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May 28, 2017

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Gov't not doing enough on climate change: poll

TAIPEI, Taiwan -- As a result of aberrant global climate conditions in recent years and to ascertain public attitudes on climate change and sustainable energy issues the Taiwan Institute for Sustainable Energy (TAISE) conducted the fourth Survey on Taiwanese People's Attitudes toward Climate Change.

Overall, 90.7 percent of the public believes that climate change is currently underway and 65.3 percent believe the government does not pay it enough attention. Moreover, as many as 85.4 percent of the public feel that government efforts to improve energy efficiency and reduce carbon emissions have been insufficient and that it is therefore unable to mitigate the impacts of climate change on Taiwan.

Regarding the consequences of climate change, 50.8 percent of the public feel that Taiwan is a middle risk country. The survey results indicate that 68.3 percent of the public believe that to meet future energy requirements, Taiwan should first rely on renewable energy sources such as solar power, hydroelectricity and wind power, while 40.7 percent of the public expressed support for completing construction on the Fourth Nuclear Power Plant if it can comply with safety considerations. About 55 percent oppose nuclear power, representing a 4.4-percent decline in support from last year's figures.

With regard to support for public policies, 84.8 percent of the public support legislation for a Greenhouse Gas Reduction Bill, thereby leading to reducing domestic carbon dioxide emissions. At the same time, 46.7 percent expressed support for the policy of levying an energy tax.

In an effort to implement the polluter pays principle, 36 percent of those surveyed said it is appropriate to raise pricing for electricity and gas. About 85.2 percent support the government's policy of offering subsidies for purchases of energy efficient products.

The survey also found that 41.4 percent of the public believe that their behavior is in line with efforts to achieve energy efficiency and carbon reduction, while 78.4 percent of the public expressed a willingness to pay additional costs to make their homes more energy efficient and environmentally friendly.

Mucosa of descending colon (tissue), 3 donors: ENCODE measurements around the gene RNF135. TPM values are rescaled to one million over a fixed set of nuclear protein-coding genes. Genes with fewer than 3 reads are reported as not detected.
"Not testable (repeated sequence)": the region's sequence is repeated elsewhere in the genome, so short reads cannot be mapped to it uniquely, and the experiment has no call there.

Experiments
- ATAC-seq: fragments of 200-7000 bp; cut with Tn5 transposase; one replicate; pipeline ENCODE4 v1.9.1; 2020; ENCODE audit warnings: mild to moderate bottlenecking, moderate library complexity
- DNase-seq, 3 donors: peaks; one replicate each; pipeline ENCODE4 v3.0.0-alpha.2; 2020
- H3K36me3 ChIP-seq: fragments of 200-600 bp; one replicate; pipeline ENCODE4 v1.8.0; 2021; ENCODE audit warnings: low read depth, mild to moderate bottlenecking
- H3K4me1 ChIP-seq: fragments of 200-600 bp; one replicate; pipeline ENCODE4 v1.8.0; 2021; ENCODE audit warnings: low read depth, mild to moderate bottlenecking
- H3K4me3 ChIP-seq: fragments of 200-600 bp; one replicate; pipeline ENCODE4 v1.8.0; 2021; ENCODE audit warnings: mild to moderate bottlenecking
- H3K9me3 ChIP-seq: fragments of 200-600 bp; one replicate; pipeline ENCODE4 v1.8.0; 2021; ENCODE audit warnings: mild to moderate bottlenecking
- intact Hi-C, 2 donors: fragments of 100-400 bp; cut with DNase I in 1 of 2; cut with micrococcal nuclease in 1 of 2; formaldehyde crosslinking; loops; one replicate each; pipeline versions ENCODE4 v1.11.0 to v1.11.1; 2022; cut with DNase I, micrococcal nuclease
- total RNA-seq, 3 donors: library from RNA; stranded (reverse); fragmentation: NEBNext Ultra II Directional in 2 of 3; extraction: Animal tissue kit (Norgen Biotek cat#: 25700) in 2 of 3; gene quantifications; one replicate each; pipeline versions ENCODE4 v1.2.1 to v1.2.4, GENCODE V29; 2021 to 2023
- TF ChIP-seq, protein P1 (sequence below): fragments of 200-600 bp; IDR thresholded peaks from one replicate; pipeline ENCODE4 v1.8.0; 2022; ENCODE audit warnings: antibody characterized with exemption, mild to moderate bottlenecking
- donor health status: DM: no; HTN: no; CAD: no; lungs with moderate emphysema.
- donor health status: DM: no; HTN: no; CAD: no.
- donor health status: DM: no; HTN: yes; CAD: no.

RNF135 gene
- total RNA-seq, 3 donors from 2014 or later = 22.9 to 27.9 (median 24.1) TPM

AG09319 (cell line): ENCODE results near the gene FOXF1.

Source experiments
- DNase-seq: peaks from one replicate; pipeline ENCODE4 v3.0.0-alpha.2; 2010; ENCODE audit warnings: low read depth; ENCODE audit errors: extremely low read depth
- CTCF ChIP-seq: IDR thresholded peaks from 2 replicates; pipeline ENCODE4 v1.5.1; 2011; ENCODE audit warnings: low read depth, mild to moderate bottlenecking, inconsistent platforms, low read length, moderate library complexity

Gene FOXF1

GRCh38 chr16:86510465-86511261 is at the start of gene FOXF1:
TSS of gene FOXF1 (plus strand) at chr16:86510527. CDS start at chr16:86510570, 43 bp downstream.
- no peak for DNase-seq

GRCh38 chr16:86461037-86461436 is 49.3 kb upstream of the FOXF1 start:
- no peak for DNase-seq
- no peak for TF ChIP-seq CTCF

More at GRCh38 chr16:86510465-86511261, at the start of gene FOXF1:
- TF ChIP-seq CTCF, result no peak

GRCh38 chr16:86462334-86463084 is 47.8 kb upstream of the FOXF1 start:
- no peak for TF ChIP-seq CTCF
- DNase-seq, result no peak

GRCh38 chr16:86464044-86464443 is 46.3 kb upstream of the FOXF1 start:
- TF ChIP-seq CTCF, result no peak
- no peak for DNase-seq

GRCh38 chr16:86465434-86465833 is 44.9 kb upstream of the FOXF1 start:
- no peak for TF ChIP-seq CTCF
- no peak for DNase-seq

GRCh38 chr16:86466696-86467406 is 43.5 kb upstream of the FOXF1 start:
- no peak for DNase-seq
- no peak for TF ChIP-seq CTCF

The TAISE survey, commissioned by the Trendgo Research Co., was conducted between Feb. 10 and 16, 2014, by telephoning a random sample of 1,099 locals over the age 18, with a confidence level of 95 percent and a sampling error of within plus and minus 2.96 percentage points.

1 Comment
April 28, 2014    mgoldes@
A huge, largely untapped source of solar energy, atmospheric heat, can potentially power revolutionary engines continuously without the need for fuel. This technology is capable of producing power 24/7 and can potentially scale to large sizes

Small prototype engines will be tested and validated by independent labs. A desktop piston engine capable of charging a tablet computer and cell phone will follow. Units capable of powering homes and small buildings will not be far behind.

Turbines powered by atmospheric heat and pressure are on the horizon. They promise hybrid cars with unlimited range and aircraft needing no fuel. These cars will be mobile power plants, able to sell electricity to utilities in amounts large enough to perhaps eventually pay for the vehicles.

See Such devices are inherently cost-competitive and have the potential to significantly reduce the impact of climate change.

This new 24/7 utilization of solar energy may save the average family of four $8,000 per year. That can generate an unstoppable groundswell of support which will make the rapid superseding of the replacement of fossil (and radioactive) fuels difficult, if not impossible to stop.

Highly improbable desktop engines generating electricity will be proof that innovation may open the door to other neglected new science. And provide a much needed sliver of optimism to counter the otherwise grim outlook concerning the human future. Humanity can still prevail.
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